A 1982 report from the Institute of Medicine provides a benchmark
and context for understanding the nature of modern understanding
of the chemistry and pharmacology of marijuana.
"Although the behavioral and psychological effects were
well described in literature of the nineteenth century, the
complex chemistry and pharmacology of the cannabis plant discouraged
extensive investigation until 15 years ago.
"The most prominent effects of cannabis are on psychological
phenomena and behavior. Psychopharmacology and behavioral
pharmacology have developed as divisions of scientific inquiry
only over the past 25 years; therefore, the older cannabis
literature, no matter how valuable for observations on other
matters, does not provide a basis for quantitative pharmacological
analysis and evaluation.
"Early pharmacologists could work only with crude extracts
of the plant. Although the general structure of the cannabinoids
was known by the turn of the century, the particular cannabinoids
that were identified early and were available as pure substances
were largely devoid of the characteristic psychoactive effects
of cannabis. Synthetic cannabinoids with cannabis-like activity
became available in the 1930's. It was not until 1964 that
an active ingredient of cannabis was identified as D-9-tetrahydrocannabinol
(THC) and synthesized. In the 1960's, the isolation and synthesis
of the main psychoactive component of cannabis and related
cannabinoids, together with a rapid increase in the use of
marijuana by middle class North American students, stimulated
scientific activity . .
"Cannabis, the crude material from the plant Cannabis
sativa, contains hundreds of chemicals. Most of these are
found in other plants, but 61, termed cannabinoids, are unique
to the cannabis plant . . .A single cannabinoid, D9-THC,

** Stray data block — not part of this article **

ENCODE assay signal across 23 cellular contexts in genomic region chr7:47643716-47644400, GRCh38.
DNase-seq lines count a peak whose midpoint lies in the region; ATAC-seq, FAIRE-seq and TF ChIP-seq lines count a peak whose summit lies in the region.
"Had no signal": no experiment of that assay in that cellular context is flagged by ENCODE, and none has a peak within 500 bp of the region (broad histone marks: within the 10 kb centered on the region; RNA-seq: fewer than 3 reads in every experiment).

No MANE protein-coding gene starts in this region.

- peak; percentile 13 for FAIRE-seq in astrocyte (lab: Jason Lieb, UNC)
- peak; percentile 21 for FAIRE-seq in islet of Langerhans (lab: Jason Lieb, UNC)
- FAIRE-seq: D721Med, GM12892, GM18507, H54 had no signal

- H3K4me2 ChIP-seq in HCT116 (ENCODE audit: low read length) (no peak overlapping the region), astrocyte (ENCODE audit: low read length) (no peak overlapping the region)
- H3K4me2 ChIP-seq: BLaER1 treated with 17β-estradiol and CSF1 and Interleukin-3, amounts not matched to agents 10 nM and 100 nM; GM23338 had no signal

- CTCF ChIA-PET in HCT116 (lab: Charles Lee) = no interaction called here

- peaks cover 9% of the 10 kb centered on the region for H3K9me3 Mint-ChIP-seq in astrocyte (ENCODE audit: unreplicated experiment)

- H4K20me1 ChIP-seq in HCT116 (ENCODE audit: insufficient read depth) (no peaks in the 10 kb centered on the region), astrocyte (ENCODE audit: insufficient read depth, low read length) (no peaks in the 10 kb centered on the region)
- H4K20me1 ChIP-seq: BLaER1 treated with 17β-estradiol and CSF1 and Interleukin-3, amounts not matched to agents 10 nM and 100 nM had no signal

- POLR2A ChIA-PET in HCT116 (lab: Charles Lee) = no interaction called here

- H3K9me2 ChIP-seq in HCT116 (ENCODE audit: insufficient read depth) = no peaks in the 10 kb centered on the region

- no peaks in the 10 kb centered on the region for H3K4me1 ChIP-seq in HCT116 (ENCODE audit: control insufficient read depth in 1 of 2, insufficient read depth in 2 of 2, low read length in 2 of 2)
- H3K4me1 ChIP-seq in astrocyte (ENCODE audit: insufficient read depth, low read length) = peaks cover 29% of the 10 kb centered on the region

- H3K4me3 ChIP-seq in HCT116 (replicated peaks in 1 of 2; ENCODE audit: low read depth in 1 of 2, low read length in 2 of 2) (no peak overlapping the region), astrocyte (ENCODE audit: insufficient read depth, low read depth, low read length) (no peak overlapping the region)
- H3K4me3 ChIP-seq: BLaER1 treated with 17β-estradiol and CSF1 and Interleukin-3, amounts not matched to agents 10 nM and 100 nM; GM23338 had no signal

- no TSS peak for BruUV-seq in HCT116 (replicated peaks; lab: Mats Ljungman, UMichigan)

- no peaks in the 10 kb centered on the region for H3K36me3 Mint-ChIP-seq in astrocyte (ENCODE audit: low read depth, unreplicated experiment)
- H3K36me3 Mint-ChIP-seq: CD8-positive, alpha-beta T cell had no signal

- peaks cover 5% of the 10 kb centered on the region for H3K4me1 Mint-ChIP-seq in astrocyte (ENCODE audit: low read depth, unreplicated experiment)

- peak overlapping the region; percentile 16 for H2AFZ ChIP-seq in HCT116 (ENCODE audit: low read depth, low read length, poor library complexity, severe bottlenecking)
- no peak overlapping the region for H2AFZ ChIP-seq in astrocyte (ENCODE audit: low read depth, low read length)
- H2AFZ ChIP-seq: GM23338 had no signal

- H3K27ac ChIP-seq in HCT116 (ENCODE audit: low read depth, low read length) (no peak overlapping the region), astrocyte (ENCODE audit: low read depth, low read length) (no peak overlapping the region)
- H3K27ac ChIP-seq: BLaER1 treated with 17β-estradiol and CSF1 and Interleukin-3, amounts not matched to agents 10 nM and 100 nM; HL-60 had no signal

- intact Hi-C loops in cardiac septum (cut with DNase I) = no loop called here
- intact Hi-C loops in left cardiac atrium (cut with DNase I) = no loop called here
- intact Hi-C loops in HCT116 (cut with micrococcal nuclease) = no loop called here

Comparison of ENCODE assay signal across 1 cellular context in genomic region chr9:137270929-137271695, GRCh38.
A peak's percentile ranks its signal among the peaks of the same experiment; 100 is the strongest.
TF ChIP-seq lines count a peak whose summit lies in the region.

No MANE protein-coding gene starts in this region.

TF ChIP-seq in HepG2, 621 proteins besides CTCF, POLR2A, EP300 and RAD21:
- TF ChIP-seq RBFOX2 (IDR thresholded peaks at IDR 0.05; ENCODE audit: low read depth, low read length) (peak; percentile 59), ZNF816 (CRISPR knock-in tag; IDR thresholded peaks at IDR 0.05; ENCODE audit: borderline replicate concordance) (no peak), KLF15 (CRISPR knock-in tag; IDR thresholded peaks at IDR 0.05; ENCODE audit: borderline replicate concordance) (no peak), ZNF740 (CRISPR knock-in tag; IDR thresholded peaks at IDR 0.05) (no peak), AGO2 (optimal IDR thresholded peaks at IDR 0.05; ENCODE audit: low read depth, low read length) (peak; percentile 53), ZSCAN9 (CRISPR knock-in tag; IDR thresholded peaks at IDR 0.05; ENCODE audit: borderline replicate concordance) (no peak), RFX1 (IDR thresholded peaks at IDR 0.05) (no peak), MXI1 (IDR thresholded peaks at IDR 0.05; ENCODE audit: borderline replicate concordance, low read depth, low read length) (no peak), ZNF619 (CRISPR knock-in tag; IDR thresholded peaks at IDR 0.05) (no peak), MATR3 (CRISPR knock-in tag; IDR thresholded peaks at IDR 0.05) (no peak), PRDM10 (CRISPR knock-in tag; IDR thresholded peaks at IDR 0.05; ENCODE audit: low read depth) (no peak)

produces almost all the characteristic specific pharmacological
effects of the complex, crude cannabis mixtures. A number
of synthetic cannabinoids have pharmacological effects similar
to D9-THC. Other cannabinoids in
the plant, for example, cannabinol, are almost inactive pharmacologically
or may interact with D9-THC to
modify its actions. One cannabinoid, cannabidiol (CBD), can
influence the metabolism of another, D9-THC.
A few cannabinoids have effects quite different from D9-THC.
For example, cannabidiol has relatively little psychoactive
and cardiovascular effect but is an active anticonvulsant.
"Investigators have chemically altered the D9-THC
molecule in an attempt to determine which of its structural
elements are required to produce behavioral and other effects.
Studies of the structure-activity relationships indicate that,
to produce effects on behavior, a pyran ring must be part
of the three-ring system, a free phenolic hydroxyl on the
aromatic ring at C-1, and a lipophilic side chain (C5H11)
at C-3. Understanding chemical structure-effect relationships
is important to guide the synthesis of cannabinoids with differing
pharmacological effects. Different effects of D9-THC
activity by chemical design will require further syntheses
and pharmacological study of a large number of cannabinoids."(17)
Even at this relatively early date (1982) scientists
have established that the key to unlocking the pharmacological
secrets of the marijuana plant lies in an understanding of
the active ingredients as a chemically distinct family of
There are 61 known cannabinoids, however they can be
further subdivided into 12 categorical types.
" 1. Cannabigerol (CBG) type: 6 known
2. Cannabichomene (CBC) type: 4 known
3. Cannabidiol (CBD) type: 7 known
4. D9-Tetrahydrocannabinol (D9-THC)
type: 9 known
5. D8-Tetrahydrocannabinol (D8-THC)
type: 2 known
6. Cannabicycol (CBL) type: 3 known
7. Cannabielsoin (CBE) type: 3 known
8. Cannabinol (CBN) type: 2 known
9. Cannabinodiol (CBND) type: 2 known
10. Cannabitriol (CBT) type: 6 known
11. Miscellaneous types: 9 known
12. Other cannabinoids: 4 known" (18)